Formed when they were still at school, North Londoners Poppy Hankin, Sophie Moss and Iris McConnell released a near perfect string of heartfelt indie singles - beginning with ‘Trouble’ in 2016 - that owed as much to faux na´fs like Jonathan Richman and Marine Girls as it did contemporaries like Cate Le Bon. Their debut album Earl Grey was released to widespread critical acclaim a year later, before they went through a full sonic make over on its follow up. Girl, in 2019.

Packing up their indie credentials and following their hearts into frothier waters, their second album found them channelling their inner Ariana Grande as they doubled down on their love of R&B and chart pop with the help of Christine and The Queens producer Ash Workman; ending up with something that combined the excitement of Rihanna’s ‘If It’s Lovin’ That You Want’ with the eye-rolling, impenetrable humour of a girl gang. And now with Prestige they switch it up all over again.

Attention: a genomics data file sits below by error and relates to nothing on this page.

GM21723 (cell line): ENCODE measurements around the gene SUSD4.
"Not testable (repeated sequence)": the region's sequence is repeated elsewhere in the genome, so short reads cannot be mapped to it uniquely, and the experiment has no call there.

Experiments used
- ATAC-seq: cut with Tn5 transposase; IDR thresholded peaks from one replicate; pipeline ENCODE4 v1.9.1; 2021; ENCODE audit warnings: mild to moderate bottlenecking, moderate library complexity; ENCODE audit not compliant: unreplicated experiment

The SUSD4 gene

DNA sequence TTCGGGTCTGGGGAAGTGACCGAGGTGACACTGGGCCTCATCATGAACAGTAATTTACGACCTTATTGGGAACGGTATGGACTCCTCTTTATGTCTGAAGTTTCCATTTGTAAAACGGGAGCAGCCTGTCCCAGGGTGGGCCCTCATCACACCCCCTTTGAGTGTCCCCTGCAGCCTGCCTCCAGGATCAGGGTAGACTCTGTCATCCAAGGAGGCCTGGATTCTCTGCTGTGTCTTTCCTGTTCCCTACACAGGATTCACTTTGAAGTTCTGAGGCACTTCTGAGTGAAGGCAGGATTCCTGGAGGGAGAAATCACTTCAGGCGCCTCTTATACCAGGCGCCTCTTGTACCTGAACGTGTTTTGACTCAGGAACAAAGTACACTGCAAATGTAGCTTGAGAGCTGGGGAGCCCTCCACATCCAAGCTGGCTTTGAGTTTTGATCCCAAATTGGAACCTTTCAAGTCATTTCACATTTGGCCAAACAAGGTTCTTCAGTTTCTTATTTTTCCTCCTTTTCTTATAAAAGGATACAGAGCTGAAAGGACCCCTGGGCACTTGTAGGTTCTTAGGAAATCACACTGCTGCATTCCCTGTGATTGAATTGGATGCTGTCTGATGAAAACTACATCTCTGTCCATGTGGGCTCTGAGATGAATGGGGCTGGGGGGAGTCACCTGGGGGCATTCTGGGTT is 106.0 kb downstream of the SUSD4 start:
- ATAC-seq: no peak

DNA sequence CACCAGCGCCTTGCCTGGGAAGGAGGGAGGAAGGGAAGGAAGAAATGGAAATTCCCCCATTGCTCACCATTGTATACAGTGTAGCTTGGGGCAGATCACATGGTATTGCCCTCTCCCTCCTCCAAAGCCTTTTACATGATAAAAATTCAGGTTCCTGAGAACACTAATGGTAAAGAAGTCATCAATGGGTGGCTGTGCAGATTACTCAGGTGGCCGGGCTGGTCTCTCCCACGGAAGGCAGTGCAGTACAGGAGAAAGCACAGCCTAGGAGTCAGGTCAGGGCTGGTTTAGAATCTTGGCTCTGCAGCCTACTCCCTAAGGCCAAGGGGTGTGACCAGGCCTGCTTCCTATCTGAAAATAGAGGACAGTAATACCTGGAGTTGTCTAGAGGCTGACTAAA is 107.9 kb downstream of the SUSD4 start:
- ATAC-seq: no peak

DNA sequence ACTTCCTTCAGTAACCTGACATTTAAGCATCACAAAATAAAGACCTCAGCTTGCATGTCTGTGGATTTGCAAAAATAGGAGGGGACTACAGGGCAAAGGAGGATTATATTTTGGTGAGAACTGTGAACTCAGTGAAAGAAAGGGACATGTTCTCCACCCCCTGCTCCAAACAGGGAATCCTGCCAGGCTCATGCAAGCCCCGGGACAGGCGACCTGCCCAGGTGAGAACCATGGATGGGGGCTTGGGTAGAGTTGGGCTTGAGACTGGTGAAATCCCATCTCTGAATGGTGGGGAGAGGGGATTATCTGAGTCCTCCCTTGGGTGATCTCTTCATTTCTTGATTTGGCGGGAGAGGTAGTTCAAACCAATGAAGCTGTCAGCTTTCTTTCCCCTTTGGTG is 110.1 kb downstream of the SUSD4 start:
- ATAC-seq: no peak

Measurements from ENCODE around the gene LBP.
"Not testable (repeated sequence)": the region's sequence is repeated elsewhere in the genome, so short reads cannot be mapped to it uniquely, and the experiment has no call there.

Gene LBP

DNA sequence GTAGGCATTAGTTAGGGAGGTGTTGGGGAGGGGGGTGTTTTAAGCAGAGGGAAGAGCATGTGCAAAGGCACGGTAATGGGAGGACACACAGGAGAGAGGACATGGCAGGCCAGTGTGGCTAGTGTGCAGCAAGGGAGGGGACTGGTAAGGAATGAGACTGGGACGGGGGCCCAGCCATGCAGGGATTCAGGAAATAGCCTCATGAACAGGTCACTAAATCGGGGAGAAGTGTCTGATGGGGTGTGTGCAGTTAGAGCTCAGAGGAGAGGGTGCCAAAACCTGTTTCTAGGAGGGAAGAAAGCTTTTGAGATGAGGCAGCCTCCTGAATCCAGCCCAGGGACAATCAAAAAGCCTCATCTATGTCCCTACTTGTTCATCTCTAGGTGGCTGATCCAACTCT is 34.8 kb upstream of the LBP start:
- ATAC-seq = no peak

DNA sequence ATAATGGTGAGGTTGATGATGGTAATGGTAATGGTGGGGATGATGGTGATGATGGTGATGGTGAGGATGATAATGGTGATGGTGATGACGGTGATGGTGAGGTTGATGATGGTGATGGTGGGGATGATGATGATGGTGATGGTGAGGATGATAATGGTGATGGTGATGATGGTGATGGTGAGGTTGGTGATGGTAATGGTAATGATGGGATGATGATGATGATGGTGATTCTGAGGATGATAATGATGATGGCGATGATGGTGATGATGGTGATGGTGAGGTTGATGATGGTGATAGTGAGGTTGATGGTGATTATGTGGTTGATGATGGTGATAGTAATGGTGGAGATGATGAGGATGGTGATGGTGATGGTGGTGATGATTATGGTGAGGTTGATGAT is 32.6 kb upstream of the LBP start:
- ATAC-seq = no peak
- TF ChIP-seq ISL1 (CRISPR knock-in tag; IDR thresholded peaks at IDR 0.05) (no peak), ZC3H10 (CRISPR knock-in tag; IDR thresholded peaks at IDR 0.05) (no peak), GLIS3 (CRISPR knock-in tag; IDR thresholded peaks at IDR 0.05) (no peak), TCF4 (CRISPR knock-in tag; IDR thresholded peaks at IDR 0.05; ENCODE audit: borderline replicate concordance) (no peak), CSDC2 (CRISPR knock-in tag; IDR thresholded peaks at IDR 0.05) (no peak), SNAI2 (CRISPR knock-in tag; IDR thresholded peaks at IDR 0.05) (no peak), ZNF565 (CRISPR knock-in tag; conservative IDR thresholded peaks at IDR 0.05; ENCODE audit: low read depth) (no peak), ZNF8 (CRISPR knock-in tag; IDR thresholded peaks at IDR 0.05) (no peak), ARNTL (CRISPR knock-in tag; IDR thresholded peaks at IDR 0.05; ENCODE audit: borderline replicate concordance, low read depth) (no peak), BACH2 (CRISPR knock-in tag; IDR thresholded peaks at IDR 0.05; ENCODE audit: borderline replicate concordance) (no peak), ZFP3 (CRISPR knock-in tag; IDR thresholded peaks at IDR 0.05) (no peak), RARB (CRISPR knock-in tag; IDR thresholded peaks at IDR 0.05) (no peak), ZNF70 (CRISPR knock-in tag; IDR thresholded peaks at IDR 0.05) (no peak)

Waiting for a spark of inspiration for where they might take the Girl Ray sound next, Poppy found it in Pose, the television drama about New York City’s queer ballroom scene in the 80s. Squashed into the back of a tour bus driving around Europe at the beginning of 2020, looking out of the window at the rain outside, missing her girlfriend back home and looking for an escape, she started recording demos inspired by its soundtrack on her laptop in the back of the bus and opened up a make-believe club in her imagination. A club that was a big-hearted celebration of inclusivity and individuality and glamour; everything she felt was missing from the rain soaked post-Brexit landscape they were driving through. The club was called Prestige.

“That’s one of the ideas we started with”, she says. “Then also Dua Lipa put out her record and there was Kylie, Roisin Murphy, Lizzo and Jessie Ware; all of these very amazing, powerful pop women doing disco in a really cool sleek way.”